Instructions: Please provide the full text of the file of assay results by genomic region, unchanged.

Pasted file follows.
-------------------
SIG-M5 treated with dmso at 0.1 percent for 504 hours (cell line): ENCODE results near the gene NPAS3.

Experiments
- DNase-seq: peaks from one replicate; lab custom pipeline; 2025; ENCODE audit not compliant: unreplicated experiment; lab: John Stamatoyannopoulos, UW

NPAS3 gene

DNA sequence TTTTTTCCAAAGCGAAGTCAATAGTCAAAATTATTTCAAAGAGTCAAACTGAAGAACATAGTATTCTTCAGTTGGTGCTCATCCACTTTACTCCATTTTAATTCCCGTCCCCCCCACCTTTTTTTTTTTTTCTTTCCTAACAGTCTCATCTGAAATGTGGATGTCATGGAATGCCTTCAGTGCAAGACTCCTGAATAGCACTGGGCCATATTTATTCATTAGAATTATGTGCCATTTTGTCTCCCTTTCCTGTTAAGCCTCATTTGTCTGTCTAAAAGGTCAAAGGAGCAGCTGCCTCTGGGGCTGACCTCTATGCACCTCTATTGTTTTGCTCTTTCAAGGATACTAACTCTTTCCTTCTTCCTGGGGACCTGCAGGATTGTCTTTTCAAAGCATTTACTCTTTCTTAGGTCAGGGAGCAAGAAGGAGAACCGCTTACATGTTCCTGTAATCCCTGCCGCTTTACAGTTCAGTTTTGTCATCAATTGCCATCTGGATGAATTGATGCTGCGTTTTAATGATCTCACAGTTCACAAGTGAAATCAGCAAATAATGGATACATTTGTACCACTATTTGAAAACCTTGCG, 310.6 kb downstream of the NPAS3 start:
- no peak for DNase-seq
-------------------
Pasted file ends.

SIG-M5 treated with dmso at 0.1 percent for 504 hours (cell line): ENCODE results near the gene NPAS3.

Experiments
- DNase-seq: peaks from one replicate; lab custom pipeline; 2025; ENCODE audit not compliant: unreplicated experiment; lab: John Stamatoyannopoulos, UW

NPAS3 gene

DNA sequence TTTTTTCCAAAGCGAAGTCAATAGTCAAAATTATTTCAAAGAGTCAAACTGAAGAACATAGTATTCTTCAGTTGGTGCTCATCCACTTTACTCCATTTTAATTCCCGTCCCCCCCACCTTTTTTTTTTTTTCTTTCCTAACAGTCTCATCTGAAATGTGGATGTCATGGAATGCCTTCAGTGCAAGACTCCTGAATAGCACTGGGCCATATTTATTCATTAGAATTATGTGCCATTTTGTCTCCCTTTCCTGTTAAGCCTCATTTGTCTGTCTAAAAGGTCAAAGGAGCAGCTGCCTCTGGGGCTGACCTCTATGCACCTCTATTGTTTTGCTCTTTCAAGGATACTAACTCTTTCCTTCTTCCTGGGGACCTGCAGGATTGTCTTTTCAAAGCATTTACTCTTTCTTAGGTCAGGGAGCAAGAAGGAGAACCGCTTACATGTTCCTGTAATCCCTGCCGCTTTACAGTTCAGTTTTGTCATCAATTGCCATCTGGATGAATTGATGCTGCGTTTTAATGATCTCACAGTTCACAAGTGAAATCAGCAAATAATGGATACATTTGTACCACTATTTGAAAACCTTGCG, 310.6 kb downstream of the NPAS3 start:
- no peak for DNase-seq